Everything is art?

“For me, art is such a wide concept – anything can be art.” ~ Photographer Sebastiao Salgado in today’s Guardian.
Now, there’s little more likely to mess with my matitudinal bliss than reading this first thing in the morning, and for a very good reason: it’s not true.
What I think – hope- he means is that ‘anything has the potential to be regarded as, to become, art’. ‘Becoming’ is not ‘being’; it is a quite different proposition.
Cellini, 1543, Kunsthistorisches Museum, Vienna
What is art?
One definition, for me, might be that, at least since Vasari, art is ‘special’; it is autonomous, an end itself, whatever ‘use’ it may be subsequently put to; design, on the other hand, is contingent: form is always subservient to function. Salgado goes on to say “…I saw the very furniture we used to have in our rooms on sale in a gallery [my emphasis]…it’s become an art object”. So, it had ceased to function as furniture at all and had become, like Duchamp’s Fountain, through its new ‘institutional’ context, something entirely other, something subject to completely different judgement criteria. Compare Cellini’s Salt Cellar: it was last valued, according to Wiki, at $65,000,000; that has nothing at all to do with its salt-holding properties.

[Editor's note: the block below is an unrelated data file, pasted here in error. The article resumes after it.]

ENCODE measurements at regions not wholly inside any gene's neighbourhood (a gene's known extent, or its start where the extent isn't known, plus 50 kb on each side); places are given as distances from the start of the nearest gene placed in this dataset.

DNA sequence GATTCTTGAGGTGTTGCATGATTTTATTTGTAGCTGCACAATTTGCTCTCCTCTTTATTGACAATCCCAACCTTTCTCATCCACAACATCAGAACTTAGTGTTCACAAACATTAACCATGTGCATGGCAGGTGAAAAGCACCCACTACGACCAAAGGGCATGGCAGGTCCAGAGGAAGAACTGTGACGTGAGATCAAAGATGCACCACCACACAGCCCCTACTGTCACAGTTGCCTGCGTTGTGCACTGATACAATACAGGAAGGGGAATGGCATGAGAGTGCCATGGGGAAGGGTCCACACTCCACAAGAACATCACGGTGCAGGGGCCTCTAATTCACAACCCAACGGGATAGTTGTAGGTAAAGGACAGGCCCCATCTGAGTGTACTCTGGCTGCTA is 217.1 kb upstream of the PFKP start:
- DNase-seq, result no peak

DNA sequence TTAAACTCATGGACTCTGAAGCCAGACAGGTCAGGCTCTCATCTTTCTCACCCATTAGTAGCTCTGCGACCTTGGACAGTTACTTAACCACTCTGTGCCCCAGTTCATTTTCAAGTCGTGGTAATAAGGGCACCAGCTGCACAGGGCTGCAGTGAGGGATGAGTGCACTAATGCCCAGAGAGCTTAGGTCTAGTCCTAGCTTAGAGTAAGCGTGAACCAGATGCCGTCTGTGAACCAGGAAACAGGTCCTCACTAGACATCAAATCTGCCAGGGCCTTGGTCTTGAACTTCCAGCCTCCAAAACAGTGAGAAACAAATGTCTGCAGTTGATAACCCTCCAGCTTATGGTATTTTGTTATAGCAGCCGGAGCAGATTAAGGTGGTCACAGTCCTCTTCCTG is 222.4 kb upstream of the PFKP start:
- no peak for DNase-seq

Call me nit-picky but I believe it’s important to get language right. If ‘everything/anything is art’, then nothing is ‘art’; nothing is ‘special’, it’s just folk like me doing stuff more or less well, but all with an equally valid claim on your attention. If this were truly the case we in the West – I’m fully aware that ‘art’ is a construct which some other cultures do not buy into – would have to radically re-adjust how we relate to art and tear down the great cathedral we have made of it. That’s not about to happen; for one thing there’s far, far too much money involved.
But what really, really gets my goat, and I am not an artist, is this: saying ‘everything is art’ misleads; it opens the door to complacency and laziness, to the notion that art is ‘easy’; most importantly, then, it diminishes those true artists who, through long years of hard graft and sedulous practice, constant striving to do better, give so much of themselves and bring so much pleasure and value to the rest of us.
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